Solvent extraction is routinely used for the isolation of antioxidants from plant material. Both extraction yield and antioxidant activity of extracts are strongly dependent on the solvent . Hence, a comparative study for selecting optimal extraction conditions to provide the highest antioxidant activity (and proper extraction yield) from olive wood (cultivar Picual) was carried out in this work. For this purpose several extraction processes at room temperature and reflux were designed using solvents of different polarities. Also the influence of an acidic hydrolysis pretreatment of olive wood was investigated, since this methodology has been used sometimes to improve the recovery of phenols .
2. Materials and Methods
The solvents used for extraction (hexane, dichloromethane, ethyl acetate, n-butanol, ethanol, methanol, chloroform, and acetone) were glass-distilled prior to use. Methanol used for radical scavenging activity assays was of HPLC grade. Deuterated methanol was used to prepare solutions of purified compounds for NMR analysis. The 2,2-diphenyl-1-picrylhydrazyl radical (DPPH•, 95%) was purchased from Sigma-Aldrich Chemie (Steinheim, Germany). A commercial rosemary oleoresin was obtained from Evesa (Cádiz, Spain).
2.2. General Experimental Procedures
Optical rotations () were recorded in MeOH on a Perkin-Elmer 241 automatic polarimeter (Perkin-Elmer Instruments, Norwalk, CT, USA), in a 10 cm 2 mL cell. Ultraviolet (UV) spectra were recorded in MeOH on a Perkin-Elmer UV/Vis spectrophotometer Lambda 19 (Perkin-Elmer Instruments, Norwalk, CT, USA). Infrared (IR) spectra were recorded on a FT-IR Perkin-Elmer 1760X spectrometer (Perkin-Elmer Instruments, Norwalk, CT, USA). NMR spectra (1H NMR, 13C NMR, DQF-COSY, HSQC, HMBC) were recorded on a Bruker Avance AMX 500 spectrometer (Bruker Daltonik GmbH, Rheinstetten, Germany), using CD3OD as solvent and tetramethylsilane (TMS) as internal reference. Mass spectra (MS) were recorded on an Finnigan MAT LCQ ion trap mass spectrometer (Waters Integrity System, Milford, MA, USA). The ESI interface was used in both positive and negative modes, with the capillary temperature at 200°C and a spray voltage of 4.5 kV.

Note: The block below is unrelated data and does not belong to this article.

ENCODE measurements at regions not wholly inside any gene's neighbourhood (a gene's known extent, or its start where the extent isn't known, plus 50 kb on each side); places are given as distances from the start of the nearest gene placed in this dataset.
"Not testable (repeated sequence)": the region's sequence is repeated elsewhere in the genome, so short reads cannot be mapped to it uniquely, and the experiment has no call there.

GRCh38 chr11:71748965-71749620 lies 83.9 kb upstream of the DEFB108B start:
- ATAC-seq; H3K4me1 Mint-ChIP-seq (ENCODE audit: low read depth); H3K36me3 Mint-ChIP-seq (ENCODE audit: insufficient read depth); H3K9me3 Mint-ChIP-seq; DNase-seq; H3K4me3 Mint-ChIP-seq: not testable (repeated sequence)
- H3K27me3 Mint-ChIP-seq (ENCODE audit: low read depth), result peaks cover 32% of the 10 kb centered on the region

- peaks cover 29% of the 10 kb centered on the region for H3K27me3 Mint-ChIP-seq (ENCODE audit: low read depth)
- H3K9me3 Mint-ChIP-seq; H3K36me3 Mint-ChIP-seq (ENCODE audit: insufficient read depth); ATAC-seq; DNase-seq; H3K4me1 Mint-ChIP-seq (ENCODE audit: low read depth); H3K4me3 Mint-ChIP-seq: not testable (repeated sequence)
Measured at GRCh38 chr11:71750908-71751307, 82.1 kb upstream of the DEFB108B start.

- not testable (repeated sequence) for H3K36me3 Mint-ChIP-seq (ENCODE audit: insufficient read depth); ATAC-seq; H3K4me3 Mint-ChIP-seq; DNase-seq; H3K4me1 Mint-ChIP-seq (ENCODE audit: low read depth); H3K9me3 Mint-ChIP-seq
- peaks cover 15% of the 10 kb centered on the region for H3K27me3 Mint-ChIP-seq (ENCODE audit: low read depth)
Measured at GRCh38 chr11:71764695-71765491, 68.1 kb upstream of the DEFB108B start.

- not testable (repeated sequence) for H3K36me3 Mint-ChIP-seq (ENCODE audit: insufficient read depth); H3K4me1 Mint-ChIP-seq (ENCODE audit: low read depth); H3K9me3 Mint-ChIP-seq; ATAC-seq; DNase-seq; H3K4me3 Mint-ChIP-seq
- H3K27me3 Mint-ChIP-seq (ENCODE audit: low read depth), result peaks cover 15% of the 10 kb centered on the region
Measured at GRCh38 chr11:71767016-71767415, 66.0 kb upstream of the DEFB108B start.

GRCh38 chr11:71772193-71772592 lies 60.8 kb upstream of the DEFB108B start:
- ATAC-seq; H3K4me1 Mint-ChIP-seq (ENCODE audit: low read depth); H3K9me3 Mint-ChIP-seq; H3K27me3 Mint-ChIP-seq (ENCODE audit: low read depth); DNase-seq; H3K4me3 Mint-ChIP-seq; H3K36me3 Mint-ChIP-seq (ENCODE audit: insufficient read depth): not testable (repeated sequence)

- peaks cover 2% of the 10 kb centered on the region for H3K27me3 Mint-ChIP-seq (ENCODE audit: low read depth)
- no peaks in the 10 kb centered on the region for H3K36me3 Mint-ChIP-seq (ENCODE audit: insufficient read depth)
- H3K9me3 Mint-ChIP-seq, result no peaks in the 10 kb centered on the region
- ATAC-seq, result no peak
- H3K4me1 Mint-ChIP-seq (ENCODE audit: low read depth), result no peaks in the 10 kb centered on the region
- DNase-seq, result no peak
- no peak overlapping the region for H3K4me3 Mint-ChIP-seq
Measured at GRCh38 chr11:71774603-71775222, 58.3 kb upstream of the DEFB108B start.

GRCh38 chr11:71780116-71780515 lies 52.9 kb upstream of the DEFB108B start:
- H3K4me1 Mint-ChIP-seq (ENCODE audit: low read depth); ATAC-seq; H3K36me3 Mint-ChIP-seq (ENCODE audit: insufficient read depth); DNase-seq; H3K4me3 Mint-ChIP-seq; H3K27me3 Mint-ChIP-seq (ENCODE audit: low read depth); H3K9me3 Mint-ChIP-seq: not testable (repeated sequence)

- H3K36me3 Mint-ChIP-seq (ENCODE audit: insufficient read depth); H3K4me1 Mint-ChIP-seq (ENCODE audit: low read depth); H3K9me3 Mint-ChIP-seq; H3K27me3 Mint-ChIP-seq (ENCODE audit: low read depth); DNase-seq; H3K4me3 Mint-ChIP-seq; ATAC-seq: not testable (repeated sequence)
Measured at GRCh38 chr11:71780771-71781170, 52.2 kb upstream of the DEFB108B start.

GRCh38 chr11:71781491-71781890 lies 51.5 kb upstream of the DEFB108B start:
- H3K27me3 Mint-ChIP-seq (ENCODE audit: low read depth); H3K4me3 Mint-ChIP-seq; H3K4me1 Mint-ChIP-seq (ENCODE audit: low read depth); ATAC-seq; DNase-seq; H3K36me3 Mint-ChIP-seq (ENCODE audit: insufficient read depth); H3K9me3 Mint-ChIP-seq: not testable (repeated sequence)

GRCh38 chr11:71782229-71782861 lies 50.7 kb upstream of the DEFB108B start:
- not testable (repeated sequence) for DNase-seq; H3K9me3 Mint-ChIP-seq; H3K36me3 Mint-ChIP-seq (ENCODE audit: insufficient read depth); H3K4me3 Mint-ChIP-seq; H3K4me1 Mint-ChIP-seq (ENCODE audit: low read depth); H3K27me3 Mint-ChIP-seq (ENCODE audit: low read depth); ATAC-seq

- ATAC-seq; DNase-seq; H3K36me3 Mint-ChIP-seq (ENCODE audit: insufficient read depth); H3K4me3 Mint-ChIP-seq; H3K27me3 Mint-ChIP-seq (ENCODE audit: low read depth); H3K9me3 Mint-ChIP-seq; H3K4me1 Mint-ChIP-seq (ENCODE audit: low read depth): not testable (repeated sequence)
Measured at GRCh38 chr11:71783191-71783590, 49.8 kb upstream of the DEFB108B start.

High-performance liquid chromatography (HPLC) analyses were performed on an analytical RP-HPLC Spherisorb ODS-2 column (250 mm × 3 mm i.d., 5 μm) (Waters Chromatography Division, Milford, MA, USA) on a Waters 600E instrument (Waters Chromatography Division, Milford, MA, USA) equipped with a diode array detector, scan range: 190–800 nm (Waters CapLC 2996 Photodiode Array Detector, Waters Chromatography Division, Milford, MA, USA), and operating at 30°C. Samples of the extracts were prepared in MeOH at a concentration of 10 mg mL−1, and the injection volume was 10 μL. The best separation was performed with H2O : CH3COOH, 99.8 : 0.2, v/v (solvent A) and CH3OH : CH3COOH, 99.8 : 0.2, v/v (solvent B), at a flow rate of 0.7 mL min−1, using a linear gradient from 20% to 70% B for 55 min. The HPLC analyses were recorded at 230 nm, since most of the compounds present in olive extracts have an intense absorption at that wavelength.